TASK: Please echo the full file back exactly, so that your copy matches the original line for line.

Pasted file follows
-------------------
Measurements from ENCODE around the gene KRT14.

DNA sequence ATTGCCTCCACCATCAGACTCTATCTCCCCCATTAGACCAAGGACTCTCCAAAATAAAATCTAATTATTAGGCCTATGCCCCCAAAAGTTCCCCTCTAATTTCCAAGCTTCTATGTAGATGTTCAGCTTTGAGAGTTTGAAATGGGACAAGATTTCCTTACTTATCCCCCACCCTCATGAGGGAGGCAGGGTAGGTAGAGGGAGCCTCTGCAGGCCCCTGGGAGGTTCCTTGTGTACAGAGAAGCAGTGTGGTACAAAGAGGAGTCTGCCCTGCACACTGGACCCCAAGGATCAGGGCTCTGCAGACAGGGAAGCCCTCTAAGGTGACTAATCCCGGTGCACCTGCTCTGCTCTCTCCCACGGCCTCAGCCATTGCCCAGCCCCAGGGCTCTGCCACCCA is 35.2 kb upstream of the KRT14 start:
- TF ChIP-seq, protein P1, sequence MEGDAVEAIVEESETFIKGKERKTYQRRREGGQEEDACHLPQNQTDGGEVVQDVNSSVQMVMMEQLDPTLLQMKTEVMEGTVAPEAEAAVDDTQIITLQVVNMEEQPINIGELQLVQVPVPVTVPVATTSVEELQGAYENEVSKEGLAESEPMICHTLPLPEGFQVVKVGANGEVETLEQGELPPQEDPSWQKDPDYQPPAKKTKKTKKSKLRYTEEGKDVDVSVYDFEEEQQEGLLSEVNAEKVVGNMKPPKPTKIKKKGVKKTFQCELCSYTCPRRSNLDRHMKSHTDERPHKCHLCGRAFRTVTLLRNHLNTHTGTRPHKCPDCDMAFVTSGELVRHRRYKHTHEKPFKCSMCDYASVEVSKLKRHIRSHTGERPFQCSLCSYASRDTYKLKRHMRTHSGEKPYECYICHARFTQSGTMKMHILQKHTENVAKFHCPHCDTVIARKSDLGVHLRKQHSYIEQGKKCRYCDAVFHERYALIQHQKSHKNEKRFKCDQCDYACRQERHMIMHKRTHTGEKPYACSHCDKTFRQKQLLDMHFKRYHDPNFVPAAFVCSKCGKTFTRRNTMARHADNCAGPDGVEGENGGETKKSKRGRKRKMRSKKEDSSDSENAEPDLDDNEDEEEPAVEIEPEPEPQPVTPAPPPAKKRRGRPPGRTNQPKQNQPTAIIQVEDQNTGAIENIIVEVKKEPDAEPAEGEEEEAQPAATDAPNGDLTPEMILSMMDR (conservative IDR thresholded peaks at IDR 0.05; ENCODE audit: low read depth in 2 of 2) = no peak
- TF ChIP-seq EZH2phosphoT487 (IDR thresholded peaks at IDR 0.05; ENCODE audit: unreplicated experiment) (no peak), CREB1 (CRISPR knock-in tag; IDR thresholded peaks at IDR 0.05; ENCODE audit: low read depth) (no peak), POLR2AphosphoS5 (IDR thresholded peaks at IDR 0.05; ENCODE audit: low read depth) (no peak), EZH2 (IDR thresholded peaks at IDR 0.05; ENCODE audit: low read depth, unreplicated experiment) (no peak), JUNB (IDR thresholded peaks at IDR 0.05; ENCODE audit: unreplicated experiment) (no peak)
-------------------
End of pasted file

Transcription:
Measurements from ENCODE around the gene KRT14.

DNA sequence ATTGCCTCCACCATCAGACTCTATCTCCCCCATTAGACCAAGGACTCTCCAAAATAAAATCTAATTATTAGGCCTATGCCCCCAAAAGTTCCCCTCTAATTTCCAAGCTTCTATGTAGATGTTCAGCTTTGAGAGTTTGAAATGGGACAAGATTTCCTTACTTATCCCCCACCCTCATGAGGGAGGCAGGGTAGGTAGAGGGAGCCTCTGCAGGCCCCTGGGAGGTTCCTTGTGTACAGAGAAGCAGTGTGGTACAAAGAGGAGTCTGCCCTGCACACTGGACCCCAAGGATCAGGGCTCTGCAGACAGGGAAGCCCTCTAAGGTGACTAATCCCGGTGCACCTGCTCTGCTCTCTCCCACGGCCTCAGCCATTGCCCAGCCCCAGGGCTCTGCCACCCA is 35.2 kb upstream of the KRT14 start:
- TF ChIP-seq, protein P1, sequence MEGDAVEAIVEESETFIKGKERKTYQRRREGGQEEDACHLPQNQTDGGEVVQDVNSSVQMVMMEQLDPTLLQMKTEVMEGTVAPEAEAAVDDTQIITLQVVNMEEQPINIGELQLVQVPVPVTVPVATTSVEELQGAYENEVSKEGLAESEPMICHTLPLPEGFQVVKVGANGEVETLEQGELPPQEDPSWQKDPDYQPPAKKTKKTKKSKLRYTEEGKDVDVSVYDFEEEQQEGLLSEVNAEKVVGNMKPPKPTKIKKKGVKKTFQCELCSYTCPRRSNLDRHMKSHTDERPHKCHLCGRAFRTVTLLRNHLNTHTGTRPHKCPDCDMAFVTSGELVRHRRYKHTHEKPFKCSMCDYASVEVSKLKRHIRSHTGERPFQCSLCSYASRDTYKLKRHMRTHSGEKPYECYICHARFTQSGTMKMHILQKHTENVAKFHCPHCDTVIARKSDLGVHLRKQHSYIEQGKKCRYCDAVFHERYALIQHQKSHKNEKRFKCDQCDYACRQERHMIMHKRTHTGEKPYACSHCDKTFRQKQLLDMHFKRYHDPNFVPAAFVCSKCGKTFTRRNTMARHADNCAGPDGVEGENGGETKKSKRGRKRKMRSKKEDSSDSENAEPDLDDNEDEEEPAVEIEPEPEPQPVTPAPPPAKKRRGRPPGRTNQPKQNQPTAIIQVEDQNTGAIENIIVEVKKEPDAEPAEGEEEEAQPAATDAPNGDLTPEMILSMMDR (conservative IDR thresholded peaks at IDR 0.05; ENCODE audit: low read depth in 2 of 2) = no peak
- TF ChIP-seq EZH2phosphoT487 (IDR thresholded peaks at IDR 0.05; ENCODE audit: unreplicated experiment) (no peak), CREB1 (CRISPR knock-in tag; IDR thresholded peaks at IDR 0.05; ENCODE audit: low read depth) (no peak), POLR2AphosphoS5 (IDR thresholded peaks at IDR 0.05; ENCODE audit: low read depth) (no peak), EZH2 (IDR thresholded peaks at IDR 0.05; ENCODE audit: low read depth, unreplicated experiment) (no peak), JUNB (IDR thresholded peaks at IDR 0.05; ENCODE audit: unreplicated experiment) (no peak)